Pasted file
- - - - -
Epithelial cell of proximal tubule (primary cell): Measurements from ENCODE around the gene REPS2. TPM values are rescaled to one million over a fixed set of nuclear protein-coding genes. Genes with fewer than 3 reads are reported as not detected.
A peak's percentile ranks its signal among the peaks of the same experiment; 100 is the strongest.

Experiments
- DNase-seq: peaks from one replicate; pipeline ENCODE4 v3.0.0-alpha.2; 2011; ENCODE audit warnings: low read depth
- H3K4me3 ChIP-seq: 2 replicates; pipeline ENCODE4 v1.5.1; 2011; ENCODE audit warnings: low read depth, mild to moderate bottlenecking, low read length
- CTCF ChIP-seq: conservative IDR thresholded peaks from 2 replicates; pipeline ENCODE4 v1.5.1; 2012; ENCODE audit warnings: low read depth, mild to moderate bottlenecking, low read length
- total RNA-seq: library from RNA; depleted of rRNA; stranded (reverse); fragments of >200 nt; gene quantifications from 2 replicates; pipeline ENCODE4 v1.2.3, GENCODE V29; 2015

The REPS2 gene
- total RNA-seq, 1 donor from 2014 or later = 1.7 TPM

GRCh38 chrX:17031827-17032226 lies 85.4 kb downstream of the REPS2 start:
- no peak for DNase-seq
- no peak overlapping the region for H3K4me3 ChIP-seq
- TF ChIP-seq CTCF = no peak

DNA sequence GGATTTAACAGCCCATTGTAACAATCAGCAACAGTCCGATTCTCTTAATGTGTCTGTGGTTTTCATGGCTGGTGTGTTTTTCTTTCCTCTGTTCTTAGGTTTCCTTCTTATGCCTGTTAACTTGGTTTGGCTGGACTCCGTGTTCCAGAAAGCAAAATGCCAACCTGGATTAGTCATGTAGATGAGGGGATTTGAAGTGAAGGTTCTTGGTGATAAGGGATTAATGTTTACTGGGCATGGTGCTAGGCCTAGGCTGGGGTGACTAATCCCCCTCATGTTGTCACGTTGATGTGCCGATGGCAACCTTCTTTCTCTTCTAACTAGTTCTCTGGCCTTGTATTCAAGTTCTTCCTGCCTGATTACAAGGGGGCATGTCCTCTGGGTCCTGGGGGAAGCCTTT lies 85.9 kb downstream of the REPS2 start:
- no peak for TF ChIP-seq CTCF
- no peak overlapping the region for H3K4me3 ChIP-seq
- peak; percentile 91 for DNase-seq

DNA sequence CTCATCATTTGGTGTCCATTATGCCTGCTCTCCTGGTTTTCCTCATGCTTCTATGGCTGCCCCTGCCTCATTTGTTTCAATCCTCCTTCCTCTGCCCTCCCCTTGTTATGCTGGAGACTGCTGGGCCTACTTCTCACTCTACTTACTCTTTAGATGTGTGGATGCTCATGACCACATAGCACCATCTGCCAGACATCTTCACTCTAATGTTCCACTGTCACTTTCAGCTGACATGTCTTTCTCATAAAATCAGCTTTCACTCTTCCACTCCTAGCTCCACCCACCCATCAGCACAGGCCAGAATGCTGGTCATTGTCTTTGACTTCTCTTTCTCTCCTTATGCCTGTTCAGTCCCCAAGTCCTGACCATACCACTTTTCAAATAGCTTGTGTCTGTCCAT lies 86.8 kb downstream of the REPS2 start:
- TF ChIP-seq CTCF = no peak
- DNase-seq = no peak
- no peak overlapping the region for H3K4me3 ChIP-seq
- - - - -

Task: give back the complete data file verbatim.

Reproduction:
Epithelial cell of proximal tubule (primary cell): Measurements from ENCODE around the gene REPS2. TPM values are rescaled to one million over a fixed set of nuclear protein-coding genes. Genes with fewer than 3 reads are reported as not detected.
A peak's percentile ranks its signal among the peaks of the same experiment; 100 is the strongest.

Experiments
- DNase-seq: peaks from one replicate; pipeline ENCODE4 v3.0.0-alpha.2; 2011; ENCODE audit warnings: low read depth
- H3K4me3 ChIP-seq: 2 replicates; pipeline ENCODE4 v1.5.1; 2011; ENCODE audit warnings: low read depth, mild to moderate bottlenecking, low read length
- CTCF ChIP-seq: conservative IDR thresholded peaks from 2 replicates; pipeline ENCODE4 v1.5.1; 2012; ENCODE audit warnings: low read depth, mild to moderate bottlenecking, low read length
- total RNA-seq: library from RNA; depleted of rRNA; stranded (reverse); fragments of >200 nt; gene quantifications from 2 replicates; pipeline ENCODE4 v1.2.3, GENCODE V29; 2015

The REPS2 gene
- total RNA-seq, 1 donor from 2014 or later = 1.7 TPM

GRCh38 chrX:17031827-17032226 lies 85.4 kb downstream of the REPS2 start:
- no peak for DNase-seq
- no peak overlapping the region for H3K4me3 ChIP-seq
- TF ChIP-seq CTCF = no peak

DNA sequence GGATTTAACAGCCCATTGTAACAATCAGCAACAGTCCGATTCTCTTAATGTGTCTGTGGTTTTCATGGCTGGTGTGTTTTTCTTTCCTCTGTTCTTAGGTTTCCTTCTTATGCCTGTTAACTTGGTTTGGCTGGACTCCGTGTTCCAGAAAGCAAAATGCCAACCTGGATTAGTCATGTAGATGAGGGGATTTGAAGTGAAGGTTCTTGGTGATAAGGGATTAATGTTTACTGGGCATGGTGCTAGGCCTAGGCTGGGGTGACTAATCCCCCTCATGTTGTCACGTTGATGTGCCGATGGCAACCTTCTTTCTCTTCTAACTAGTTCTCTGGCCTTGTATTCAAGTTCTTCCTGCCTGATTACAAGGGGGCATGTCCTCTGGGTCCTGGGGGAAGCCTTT lies 85.9 kb downstream of the REPS2 start:
- no peak for TF ChIP-seq CTCF
- no peak overlapping the region for H3K4me3 ChIP-seq
- peak; percentile 91 for DNase-seq

DNA sequence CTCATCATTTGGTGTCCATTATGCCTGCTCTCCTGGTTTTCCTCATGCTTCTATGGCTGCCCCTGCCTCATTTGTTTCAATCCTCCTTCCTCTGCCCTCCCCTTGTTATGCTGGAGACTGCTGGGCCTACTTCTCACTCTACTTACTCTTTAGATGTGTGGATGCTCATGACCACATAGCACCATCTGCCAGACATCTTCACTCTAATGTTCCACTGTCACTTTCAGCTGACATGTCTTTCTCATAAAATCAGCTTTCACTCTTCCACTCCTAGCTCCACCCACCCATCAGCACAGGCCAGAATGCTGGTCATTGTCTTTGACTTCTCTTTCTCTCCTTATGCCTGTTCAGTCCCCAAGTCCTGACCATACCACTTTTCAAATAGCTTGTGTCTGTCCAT lies 86.8 kb downstream of the REPS2 start:
- TF ChIP-seq CTCF = no peak
- DNase-seq = no peak
- no peak overlapping the region for H3K4me3 ChIP-seq